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(This article was first published on R Views, and kindly contributed to R-bloggers)

Welcome to a mid-summer edition of Reproducible Finance with R. Today, we’ll explore the dividend histories of some stocks in the S&P 500. By way of history for all you young tech IPO and crypto investors out there: way back, a long time ago in the dark ages, companies used to take pains to generate free cash flow and then return some of that free cash to investors in the form of dividends. That hasn’t been very popular in the last 15 years, but now that it looks increasing likely that interest rates will never, ever, ever rise to “normal” levels again, dividend yields from those dinosaur companies should be an attractive source of cash for a while.

Let’s load up our packages.

library(tidyverse)
library(tidyquant)
library(riingo)

riingo_set_token("your tiingo api key here")

We are going to source our data from tiingo by way of the riingo package, the same as we did in this previous post, but first we need the tickers from the S&P 500. Fortunately, the tidyquant package has this covered with the tq_index() function.

sp_500 % 
  head()
# A tibble: 6 x 5
  symbol company                     weight sector              shares_held
  
1 MSFT   Microsoft Corporation       0.0425 Information Techno…    85542230
2 AAPL   Apple Inc.                  0.0354 Information Techno…    48795028
3 AMZN   Amazon.com Inc.             0.0327 Consumer Discretio…     4616564
4 FB     Facebook Inc. Class A       0.0190 Communication Serv…    26820356
5 BRK.B  Berkshire Hathaway Inc. Cl… 0.0169 Financials             21622312
6 JNJ    Johnson & Johnson           0.0151 Health Care            29639160

We want to pull() out the symbols, and we also want to make sure they are supported by tiingo. We can create a master list of supported tickers with the supported_tickers() function from riingo.

# heads up, there's ~ 79,000 tickers == 4mb of RAM of your machine
test_tickers %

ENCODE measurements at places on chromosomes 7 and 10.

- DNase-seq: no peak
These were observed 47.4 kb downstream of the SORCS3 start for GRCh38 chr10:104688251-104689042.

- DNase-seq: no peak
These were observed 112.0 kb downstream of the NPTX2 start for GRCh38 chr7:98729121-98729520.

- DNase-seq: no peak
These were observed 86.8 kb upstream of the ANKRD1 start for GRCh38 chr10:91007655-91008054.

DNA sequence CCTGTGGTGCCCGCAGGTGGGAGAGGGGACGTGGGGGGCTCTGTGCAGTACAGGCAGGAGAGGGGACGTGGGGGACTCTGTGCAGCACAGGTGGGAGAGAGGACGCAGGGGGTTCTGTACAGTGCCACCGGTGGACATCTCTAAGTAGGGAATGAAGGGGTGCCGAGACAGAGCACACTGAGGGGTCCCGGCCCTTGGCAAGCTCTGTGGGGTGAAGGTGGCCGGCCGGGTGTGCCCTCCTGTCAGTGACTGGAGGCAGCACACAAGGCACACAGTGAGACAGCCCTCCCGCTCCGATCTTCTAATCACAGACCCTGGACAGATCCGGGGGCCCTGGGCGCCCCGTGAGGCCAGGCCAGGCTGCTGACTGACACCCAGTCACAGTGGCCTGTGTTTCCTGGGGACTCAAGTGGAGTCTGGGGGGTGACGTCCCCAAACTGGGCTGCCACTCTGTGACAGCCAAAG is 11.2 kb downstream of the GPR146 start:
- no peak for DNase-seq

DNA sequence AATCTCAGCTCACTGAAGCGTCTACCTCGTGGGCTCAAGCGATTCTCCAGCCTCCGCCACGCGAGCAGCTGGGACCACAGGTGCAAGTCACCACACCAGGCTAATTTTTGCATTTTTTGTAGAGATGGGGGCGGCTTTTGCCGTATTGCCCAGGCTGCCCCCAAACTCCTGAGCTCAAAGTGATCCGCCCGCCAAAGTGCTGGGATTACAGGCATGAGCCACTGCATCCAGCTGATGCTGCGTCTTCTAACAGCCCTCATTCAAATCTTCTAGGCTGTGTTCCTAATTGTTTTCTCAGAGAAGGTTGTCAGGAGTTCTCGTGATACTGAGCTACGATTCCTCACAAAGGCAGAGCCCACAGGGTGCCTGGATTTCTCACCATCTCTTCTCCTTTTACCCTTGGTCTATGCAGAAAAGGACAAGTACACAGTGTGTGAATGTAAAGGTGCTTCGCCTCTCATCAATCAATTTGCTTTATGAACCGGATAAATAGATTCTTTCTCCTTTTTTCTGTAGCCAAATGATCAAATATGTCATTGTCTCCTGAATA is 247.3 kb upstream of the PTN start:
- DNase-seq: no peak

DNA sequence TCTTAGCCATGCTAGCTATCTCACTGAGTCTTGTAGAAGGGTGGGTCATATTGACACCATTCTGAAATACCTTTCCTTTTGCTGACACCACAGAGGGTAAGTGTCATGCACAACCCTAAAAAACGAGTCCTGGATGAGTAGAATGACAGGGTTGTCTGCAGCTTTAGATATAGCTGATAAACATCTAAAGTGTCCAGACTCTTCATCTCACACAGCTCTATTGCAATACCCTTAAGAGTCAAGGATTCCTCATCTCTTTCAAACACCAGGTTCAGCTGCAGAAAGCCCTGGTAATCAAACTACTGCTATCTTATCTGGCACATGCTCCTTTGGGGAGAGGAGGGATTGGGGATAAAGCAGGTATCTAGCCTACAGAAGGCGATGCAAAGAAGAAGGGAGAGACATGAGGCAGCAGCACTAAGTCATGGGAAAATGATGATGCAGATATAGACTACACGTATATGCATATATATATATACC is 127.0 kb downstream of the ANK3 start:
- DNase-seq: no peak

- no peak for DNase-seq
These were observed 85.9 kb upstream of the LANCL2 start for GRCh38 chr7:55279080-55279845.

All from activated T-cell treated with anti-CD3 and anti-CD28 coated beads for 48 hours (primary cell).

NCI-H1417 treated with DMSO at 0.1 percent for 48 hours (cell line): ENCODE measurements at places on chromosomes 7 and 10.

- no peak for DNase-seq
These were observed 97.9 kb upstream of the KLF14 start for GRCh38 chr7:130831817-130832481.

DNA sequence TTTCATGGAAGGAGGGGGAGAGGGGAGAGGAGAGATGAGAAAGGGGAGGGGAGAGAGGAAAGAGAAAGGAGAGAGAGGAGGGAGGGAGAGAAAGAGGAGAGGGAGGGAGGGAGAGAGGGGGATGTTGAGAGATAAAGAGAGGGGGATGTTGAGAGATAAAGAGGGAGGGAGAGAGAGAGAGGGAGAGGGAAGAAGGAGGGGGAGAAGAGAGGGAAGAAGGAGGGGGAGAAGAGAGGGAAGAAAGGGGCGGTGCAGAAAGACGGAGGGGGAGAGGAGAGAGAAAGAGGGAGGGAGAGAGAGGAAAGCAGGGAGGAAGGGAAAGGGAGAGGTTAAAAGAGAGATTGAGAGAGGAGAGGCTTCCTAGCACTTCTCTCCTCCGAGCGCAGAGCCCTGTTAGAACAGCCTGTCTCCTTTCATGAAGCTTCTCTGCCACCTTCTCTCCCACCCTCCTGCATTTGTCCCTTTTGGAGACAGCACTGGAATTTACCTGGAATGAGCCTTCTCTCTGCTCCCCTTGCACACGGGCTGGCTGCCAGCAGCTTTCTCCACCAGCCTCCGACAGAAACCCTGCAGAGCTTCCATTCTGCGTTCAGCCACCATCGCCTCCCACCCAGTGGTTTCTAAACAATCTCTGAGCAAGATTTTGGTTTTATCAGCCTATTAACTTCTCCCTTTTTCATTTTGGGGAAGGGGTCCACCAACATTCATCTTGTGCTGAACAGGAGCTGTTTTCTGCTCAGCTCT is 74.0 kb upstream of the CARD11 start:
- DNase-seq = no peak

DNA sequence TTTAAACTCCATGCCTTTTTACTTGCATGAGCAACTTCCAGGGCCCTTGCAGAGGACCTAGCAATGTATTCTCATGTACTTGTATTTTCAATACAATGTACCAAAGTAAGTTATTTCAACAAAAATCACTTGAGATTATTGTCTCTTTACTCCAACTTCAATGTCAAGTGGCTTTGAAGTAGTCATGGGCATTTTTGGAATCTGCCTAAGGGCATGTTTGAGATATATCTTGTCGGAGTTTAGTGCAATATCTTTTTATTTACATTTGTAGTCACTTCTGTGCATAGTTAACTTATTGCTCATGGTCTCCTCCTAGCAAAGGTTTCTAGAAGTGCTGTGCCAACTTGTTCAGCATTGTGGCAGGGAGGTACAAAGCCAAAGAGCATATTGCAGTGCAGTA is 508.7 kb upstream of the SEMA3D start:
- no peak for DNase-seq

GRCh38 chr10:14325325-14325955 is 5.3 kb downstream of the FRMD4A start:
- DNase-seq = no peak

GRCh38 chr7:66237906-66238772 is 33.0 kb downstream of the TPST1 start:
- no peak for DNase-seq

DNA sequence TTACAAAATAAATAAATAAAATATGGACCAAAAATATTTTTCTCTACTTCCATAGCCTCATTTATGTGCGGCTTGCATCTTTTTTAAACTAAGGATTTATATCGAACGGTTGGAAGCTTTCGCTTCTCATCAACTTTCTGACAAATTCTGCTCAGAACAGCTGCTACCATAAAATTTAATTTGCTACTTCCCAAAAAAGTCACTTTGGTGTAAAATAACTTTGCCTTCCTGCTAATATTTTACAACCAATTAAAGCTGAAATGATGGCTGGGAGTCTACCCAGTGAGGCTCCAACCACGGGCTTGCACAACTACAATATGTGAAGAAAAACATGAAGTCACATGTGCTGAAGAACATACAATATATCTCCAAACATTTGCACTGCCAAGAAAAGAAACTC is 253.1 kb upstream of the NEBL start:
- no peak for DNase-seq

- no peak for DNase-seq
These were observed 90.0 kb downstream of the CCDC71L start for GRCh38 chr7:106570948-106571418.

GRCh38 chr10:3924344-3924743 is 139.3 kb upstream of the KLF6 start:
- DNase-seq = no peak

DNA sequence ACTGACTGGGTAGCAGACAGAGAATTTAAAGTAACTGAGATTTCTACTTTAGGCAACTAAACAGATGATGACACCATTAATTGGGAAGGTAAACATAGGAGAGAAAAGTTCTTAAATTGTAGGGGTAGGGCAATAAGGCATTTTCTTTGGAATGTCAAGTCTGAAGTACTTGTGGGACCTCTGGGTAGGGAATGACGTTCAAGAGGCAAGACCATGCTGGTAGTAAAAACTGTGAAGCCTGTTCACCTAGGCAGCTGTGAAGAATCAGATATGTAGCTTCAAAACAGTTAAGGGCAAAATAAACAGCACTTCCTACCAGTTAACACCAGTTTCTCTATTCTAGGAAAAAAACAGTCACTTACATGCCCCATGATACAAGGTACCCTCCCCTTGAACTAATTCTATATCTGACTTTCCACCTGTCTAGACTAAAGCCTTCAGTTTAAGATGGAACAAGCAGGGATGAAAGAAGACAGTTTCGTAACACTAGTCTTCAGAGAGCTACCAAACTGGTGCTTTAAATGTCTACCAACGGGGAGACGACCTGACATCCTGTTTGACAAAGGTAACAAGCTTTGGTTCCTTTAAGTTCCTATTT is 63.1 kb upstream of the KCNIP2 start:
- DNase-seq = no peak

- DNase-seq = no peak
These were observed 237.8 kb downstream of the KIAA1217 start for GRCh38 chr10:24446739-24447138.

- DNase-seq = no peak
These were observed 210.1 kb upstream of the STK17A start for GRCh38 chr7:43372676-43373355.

select(ticker) %>% 
  pull()

Let’s arrange the sp_500 tickers by the weight column and then slice the top 30 for today’s illustrative purposes. We could easily extend this to the entire index by commenting out the slice() code and running this on all 505 tickers (caution: I did this to test the code flow and it works but it’s a big, RAM-intensive job.)

tickers % 
  arrange(desc(weight)) %>%
  # We'll run this on the top 30, easily extendable to whole 500
  slice(1:30) %>% 
  filter(symbol %in% test_tickers) %>% 
  pull(symbol)

Let’s import our data from tiingo, using the riingo package. Since we’re only halfway through 2019 and companies haven’t completed their annual dividend payments yet, let’s exclude this year and set end_date = "2018-12-31".

divs_from_riingo % 
  riingo_prices(start_date = "1990-01-01", end_date = "2018-12-31") %>% 
  arrange(ticker) %>% 
  mutate(date = ymd(date))


divs_from_riingo %>% 
  select(date, ticker, close, divCash) %>% 
  head()
# A tibble: 6 x 4
  date       ticker close divCash
  
1 1990-01-02 AAPL    37.2       0
2 1990-01-03 AAPL    37.5       0
3 1990-01-04 AAPL    37.6       0
4 1990-01-05 AAPL    37.8       0
5 1990-01-08 AAPL    38         0
6 1990-01-09 AAPL    37.6       0

Let’s take a look at the most recent dividend paid by each company, to search for any weird outliers. We don’t want any 0-dollar dividend dates, so we filter(divCash > 0), and we get the most recent payment with slice(n()), which grabs the last row of each group.

divs_from_riingo %>% 
  group_by(ticker) %>% 
  filter(divCash > 0) %>%
  slice(n()) %>% 
  ggplot(aes(x = date, y = divCash, color = ticker)) + 
  geom_point() + 
  geom_label(aes(label = ticker)) +
  scale_y_continuous(labels = scales::dollar)  +
  scale_x_date(breaks = scales::pretty_breaks(n = 10)) +
  labs(x = "", y = "div/share", title = "2019 Divs: Top 20 SP 500 companies") +
  theme(legend.position = "none",
        plot.title = element_text(hjust = 0.5)) 

A $500 dividend from Google back in 2014? A little, um, internet search engine’ing reveals that Google had a stock split in 2014 and issued that split as a dividend. That’s not quite what we want to capture today – in fact, we’re pretty much going to ignore splits and special dividends. For now, let’s adjust our filter to filter(date > "2017-12-31" & divCash > 0) and grab the last dividend paid in 2018.

divs_from_riingo %>% 
  group_by(ticker) %>% 
  filter(date > "2017-12-31" & divCash > 0) %>% 
  slice(n()) %>% 
  ggplot(aes(x = date, y = divCash, color = ticker)) + 
  geom_point() + 
  geom_label(aes(label = ticker)) +
  scale_y_continuous(labels = scales::dollar)  +
  scale_x_date(breaks = scales::pretty_breaks(n = 10)) +
  labs(x = "", y = "div/share", title = "2018 Divs: Top 20 SP 500 companies") +
  theme(legend.position = "none",
        plot.title = element_text(hjust = 0.5)) 

Note, this is the absolute cash dividend payout. The dividend yield, the total annual cash dividend divided by the share price, might be more meaningful to us.